The demography of north Cyprus is one of the most contested issues related to the island’s division. In particular, the number of indigenous Turkish Cypriots and Turkish immigrants living in the north has long been a source of dispute, not only among the island’s diplomats and politicians but also among researchers and activists. Until recently, the political use of demography has hindered comprehensive study of the ethno-demographic make-up of the north, while at the same time making a thorough demographic study all the more imperative. The present report addresses this situation by providing an analysis of the results of the 2006 census of north Cyprus, comparing these ﬁgures with the results of the previous census. The report focuses mainly on identifying the percentage of the population of north Cyprus who are of Turkish-mainland origin and also possess Turkish Cypriot citizenship – an important factor given claims that such citizens play a signiﬁcant role in elections in the north. In addition, the report examines the arrival dates of Turkish nationals in order to analyze patterns of migration. This, in turn, is indicative of the numbers of naturalized Turkish Cypriot citizens who have arrived in Cyprus as part of an ofﬁcial policy.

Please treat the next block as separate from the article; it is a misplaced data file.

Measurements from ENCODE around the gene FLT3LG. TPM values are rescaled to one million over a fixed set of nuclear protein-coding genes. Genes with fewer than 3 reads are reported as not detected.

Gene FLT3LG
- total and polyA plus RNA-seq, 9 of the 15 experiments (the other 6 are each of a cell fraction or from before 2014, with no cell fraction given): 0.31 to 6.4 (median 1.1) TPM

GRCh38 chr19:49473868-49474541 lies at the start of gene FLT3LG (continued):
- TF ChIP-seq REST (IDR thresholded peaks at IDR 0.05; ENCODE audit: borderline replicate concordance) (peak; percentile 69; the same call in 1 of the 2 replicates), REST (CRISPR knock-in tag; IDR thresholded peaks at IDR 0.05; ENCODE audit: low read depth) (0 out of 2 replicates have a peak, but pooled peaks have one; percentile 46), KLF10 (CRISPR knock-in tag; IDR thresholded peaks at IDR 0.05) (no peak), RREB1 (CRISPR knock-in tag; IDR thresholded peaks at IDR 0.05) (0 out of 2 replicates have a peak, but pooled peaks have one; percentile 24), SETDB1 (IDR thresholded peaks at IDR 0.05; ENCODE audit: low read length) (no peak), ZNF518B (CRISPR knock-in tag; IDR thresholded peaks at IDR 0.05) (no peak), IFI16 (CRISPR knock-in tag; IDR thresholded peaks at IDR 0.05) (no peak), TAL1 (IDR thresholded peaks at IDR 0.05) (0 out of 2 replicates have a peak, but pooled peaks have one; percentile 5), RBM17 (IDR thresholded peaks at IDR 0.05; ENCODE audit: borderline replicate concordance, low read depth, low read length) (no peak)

The report also presents estimates for Turkish Cypriot emigration to third countries, based on immigration and census ﬁgures from the two main host countries: the United Kingdom and Australia. Following analysis of these latter ﬁgures and the results of the 2006 census, it is argued that claims of massive emigration by Turkish Cypriots to third countries are largely misleading. Contrary to the common assumption that the Turkish Cypriot population has shrunk since 1974, this study suggests that it has in fact grown. Thus, in addition to analyzing the latest census results, the report also represents a step towards improved understanding of how demography has been used in Cyprus as a means of achieving wider political goals at both the local and the international level.